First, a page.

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Henry Gray (1825–1861).  Anatomy of the Human Body.  1918.
 
of the maxilla, and, passing from behind forward in the substance of the bone, communicate with the middle superior alveolar nerve, and give off branches to the lining membrane of the maxillary sinus and three twigs to each molar tooth; these twigs enter the foramina at the apices of the roots of the teeth.
  The Middle Superior Alveolar Branch (ramus alveolaris superior medius; middle superior dental branch), is given off from the nerve in the posterior part of the infraorbital canal, and runs downward and forward in a canal in the lateral wall of the maxillary sinus to supply the two premolar teeth. It forms a superior dental plexus with the anterior and posterior superior alveolar branches.
  The Anterior Superior Alveolar Branch (ramus alveolaris superior anteriores; anterior superior dental branch), of considerable size, is given off from the nerve just before its exit from the infraorbital foramen; it descends in a canal in the anterior wall of the maxillary sinus, and divides into branches which supply the incisor and canine teeth. It communicates with the middle superior alveolar branch, and gives off a nasal branch, which passes through a minute canal in the lateral wall of the inferior meatus, and supplies the mucous membrane of the anterior part of the inferior meatus and the floor of the nasal cavity, communicating with the nasal branches from the sphenopalatine ganglion.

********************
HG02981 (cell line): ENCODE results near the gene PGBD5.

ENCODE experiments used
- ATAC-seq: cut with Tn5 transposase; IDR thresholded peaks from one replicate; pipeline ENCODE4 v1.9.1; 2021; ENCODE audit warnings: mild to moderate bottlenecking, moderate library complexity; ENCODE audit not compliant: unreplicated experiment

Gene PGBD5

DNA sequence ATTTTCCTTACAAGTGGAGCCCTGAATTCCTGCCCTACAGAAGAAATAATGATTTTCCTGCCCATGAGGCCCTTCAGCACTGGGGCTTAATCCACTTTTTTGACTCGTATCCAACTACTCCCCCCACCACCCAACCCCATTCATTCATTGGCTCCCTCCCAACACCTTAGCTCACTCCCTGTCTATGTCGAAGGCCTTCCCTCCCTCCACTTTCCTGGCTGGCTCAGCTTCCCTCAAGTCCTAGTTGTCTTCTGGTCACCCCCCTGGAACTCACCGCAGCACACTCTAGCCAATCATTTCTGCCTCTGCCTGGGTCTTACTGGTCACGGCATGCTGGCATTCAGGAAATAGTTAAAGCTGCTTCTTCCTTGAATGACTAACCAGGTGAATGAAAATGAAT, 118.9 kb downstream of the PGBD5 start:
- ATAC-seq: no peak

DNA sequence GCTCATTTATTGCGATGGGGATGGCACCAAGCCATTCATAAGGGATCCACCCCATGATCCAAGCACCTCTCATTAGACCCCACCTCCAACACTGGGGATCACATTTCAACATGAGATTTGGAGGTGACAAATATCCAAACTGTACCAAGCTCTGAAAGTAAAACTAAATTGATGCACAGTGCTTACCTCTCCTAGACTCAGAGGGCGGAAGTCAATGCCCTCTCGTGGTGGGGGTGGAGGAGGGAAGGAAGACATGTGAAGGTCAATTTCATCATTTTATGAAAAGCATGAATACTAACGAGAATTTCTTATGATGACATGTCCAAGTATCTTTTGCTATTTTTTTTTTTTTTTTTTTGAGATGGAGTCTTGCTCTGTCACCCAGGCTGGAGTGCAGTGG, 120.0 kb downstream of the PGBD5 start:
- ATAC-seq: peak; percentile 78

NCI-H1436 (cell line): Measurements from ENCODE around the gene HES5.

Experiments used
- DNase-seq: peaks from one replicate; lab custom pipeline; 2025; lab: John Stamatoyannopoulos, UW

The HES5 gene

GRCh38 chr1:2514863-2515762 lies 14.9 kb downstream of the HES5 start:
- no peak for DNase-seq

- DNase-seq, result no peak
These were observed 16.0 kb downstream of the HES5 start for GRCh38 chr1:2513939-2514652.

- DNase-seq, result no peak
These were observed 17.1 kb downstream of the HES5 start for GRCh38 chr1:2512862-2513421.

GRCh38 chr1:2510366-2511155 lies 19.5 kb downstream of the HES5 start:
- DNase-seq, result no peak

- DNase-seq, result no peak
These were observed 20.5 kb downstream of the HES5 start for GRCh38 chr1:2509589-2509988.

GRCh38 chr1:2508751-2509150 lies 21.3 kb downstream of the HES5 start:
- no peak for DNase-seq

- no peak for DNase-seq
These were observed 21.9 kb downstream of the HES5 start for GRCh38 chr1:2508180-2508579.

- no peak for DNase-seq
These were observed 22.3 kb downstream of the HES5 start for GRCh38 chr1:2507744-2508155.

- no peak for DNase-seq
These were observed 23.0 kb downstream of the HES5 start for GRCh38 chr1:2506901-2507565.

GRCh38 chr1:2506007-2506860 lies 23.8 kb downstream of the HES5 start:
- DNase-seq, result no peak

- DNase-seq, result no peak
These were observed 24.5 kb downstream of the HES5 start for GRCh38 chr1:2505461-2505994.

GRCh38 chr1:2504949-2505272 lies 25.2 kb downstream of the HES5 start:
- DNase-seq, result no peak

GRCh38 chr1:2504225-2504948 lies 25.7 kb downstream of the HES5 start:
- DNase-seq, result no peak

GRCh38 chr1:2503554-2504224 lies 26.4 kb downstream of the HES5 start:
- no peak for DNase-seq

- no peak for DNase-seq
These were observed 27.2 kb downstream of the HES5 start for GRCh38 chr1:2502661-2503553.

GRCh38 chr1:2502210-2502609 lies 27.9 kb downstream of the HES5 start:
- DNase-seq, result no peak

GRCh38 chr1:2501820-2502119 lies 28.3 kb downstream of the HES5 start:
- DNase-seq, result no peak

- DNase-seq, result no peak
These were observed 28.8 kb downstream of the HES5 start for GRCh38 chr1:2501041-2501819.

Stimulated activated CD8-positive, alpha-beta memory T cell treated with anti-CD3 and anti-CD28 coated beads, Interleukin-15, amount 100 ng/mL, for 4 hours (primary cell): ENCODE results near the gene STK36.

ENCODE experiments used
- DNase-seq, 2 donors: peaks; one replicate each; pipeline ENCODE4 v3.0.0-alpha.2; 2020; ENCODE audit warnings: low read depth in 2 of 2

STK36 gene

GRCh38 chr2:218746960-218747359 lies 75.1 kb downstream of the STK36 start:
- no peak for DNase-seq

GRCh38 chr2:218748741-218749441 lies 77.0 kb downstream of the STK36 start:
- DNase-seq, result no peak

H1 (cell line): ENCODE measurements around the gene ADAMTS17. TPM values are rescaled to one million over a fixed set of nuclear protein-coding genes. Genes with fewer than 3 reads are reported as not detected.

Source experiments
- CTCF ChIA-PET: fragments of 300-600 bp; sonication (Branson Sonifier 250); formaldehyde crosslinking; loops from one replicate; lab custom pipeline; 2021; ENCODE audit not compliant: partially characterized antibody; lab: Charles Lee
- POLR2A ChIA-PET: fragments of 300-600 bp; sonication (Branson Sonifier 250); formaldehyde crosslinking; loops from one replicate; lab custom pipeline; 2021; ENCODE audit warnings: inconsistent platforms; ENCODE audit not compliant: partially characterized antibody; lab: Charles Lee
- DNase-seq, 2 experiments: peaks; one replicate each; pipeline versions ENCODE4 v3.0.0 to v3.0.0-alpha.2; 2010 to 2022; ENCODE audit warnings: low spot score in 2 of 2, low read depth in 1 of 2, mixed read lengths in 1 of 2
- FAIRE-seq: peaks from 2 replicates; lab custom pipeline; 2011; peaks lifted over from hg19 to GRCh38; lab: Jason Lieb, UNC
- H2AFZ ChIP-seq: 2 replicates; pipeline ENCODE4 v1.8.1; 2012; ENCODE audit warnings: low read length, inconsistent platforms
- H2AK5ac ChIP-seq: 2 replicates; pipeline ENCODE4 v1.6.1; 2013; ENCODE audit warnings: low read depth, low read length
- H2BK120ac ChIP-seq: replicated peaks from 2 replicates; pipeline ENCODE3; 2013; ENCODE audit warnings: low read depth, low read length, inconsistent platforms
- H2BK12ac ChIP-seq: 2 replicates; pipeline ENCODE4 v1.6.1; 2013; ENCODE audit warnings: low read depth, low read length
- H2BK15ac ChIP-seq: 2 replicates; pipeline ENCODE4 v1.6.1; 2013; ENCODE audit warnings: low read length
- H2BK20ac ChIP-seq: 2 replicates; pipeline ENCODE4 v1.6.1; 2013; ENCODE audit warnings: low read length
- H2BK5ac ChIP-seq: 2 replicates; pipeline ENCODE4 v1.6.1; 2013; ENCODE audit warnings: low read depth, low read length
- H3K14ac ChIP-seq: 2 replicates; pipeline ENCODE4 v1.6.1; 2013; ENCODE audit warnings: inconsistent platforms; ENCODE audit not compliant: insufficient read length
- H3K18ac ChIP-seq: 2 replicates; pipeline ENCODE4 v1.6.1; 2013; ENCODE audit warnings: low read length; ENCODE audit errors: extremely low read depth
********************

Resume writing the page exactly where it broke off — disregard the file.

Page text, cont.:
FIG. 779– Alveolar branches of superior maxillary nerve and sphenopalatine ganglion. (Testut.) (See enlarged image)

  The Inferior Palpebral Branches (rami palpebrales inferiores; palpebral branches) ascend behind the Orbicularis oculi. They supply the skin and conjunctiva of the lower eyelid, joining at the lateral angle of the orbit with the facial and zygomaticofacial nerves.
  The External Nasal Branches (rami nasales externi) supply the skin of the side of the nose and of the septum mobile nasi, and join with the terminal twigs of the nasociliary nerve.
  The Superior Labial Branches (rami labiales superiores; labial branches), the largest and most numerous, descend behind the Quadratus labii superioris, and are distributed to the skin of the upper lip, the mucous membrane of the mouth, and labial glands. They are joined, immediately beneath the orbit, by filaments from the facial nerve, forming with them the infraorbital plexus.

Sphenopalatine Ganglion (ganglion of Meckel) (Fig. 780).—The sphenopalatine ganglion, the largest of the sympathetic ganglia associated with the branches of the trigeminal nerve, is deeply placed in the pterygopalatine fossa, close to the sphenopalatine

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